Lasting impression

The Art of Ageing Well


I’ve always been told that as an architect you have to love Le Corbusier – and I have totally failed. I love his logic and his clarity and the gusto of his writings, but when I stand inside his buildings, I think: he’s right, this is a machine that people happen to live in, and I don’t want to live in a machine! But there is one that really moves me – his chapel at Ronchamp, Notre Dame du Haut (1) (1954). You climb these winding streets, and there it is, standing there as if a giant had moulded it.

It’s like when you see a clay pot, you can almost feel the human hand, the warmth. Just walking in, you sense the atmosphere. I’m not a particularly religious person but that moment was so human, so different from the experience you get from gothic churches. It’s fascinating how religious elements are manifested in different times and places.

At Ronchamp or Tadao Ando’s Church of Light in Japan, you have this very sculptural expression in concrete. But then Jørn Utzon’s Bagsværd church (2) in Denmark (1976) is completely different. It’s so blocky outside, you think is this a crematorium or an office building? And then the inside is crazy – it bears no relation to the exterior! I don’t know what he was thinking or what his brief was. I haven’t visited it, but I really want to.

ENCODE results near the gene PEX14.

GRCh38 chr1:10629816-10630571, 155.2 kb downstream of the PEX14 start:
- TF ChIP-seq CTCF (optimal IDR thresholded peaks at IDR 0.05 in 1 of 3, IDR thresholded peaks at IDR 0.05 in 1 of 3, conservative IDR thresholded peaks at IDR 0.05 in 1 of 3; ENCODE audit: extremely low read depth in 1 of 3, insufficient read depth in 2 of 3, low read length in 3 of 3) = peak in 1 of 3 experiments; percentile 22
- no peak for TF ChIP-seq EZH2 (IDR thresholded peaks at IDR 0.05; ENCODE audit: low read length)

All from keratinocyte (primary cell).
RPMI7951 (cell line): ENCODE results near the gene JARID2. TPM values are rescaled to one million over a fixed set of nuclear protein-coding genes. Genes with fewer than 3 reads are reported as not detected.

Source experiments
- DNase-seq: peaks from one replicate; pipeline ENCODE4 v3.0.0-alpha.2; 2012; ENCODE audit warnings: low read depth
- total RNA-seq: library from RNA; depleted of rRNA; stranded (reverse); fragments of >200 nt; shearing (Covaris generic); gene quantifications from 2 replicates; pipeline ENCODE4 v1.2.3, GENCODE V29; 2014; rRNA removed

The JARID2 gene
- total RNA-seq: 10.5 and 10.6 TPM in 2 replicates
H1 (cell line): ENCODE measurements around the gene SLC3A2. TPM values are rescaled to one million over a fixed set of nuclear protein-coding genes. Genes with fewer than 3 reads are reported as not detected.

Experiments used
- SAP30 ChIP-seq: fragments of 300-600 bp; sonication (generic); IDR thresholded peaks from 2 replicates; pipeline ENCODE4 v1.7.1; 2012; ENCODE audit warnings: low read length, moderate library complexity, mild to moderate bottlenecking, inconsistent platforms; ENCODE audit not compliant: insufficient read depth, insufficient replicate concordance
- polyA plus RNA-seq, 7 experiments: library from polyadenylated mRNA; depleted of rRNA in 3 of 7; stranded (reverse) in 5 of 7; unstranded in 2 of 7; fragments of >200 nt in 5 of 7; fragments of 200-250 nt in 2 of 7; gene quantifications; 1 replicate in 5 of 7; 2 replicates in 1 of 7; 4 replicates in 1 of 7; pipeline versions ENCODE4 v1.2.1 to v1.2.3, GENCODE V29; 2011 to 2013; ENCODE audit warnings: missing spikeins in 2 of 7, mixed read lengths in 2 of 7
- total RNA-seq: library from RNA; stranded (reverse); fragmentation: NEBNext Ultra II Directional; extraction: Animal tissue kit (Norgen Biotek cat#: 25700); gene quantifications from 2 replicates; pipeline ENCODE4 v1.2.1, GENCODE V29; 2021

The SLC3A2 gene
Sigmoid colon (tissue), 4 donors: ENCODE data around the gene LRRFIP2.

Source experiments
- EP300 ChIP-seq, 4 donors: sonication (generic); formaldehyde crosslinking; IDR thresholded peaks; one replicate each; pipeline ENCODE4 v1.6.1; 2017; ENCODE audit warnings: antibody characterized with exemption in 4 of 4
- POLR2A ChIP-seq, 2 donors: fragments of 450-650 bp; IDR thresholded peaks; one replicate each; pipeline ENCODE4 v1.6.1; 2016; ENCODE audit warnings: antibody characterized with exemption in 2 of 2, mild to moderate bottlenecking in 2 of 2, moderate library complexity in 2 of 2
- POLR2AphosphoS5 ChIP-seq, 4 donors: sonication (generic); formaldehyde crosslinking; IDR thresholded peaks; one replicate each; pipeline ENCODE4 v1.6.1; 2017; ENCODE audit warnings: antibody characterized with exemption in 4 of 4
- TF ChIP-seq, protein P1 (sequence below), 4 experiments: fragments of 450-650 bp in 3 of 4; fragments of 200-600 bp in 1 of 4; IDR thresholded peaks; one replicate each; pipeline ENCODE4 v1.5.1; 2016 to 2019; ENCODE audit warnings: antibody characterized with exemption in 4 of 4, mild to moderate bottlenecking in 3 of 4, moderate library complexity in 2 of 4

We’re designing a social housing development in London with precast-concrete structural cladding, and I’m exploring how you can manufacture reliefs and surface patinations, in a similar way to Níall McLaughlin’s athletes’ housing for the London Olympics (3) (2011). I’m really interested in how they went through the process – producing the mould, creating the effect. I personally dislike how very flat surfaces age – whether it’s glass or concrete, algae and dirt gather in a very uncontrolled manner.

But as soon as you put folds in, and they get older and deeper, you give the process character. Look at our faces: as we get older, the creases show the essence of a human being, our nature. I like that.

Je Ahn is the founding director of Studio Weave

Photos Collection Artedia/VIEW, seier+seier/Flickr, Edmund Sumner/VIEW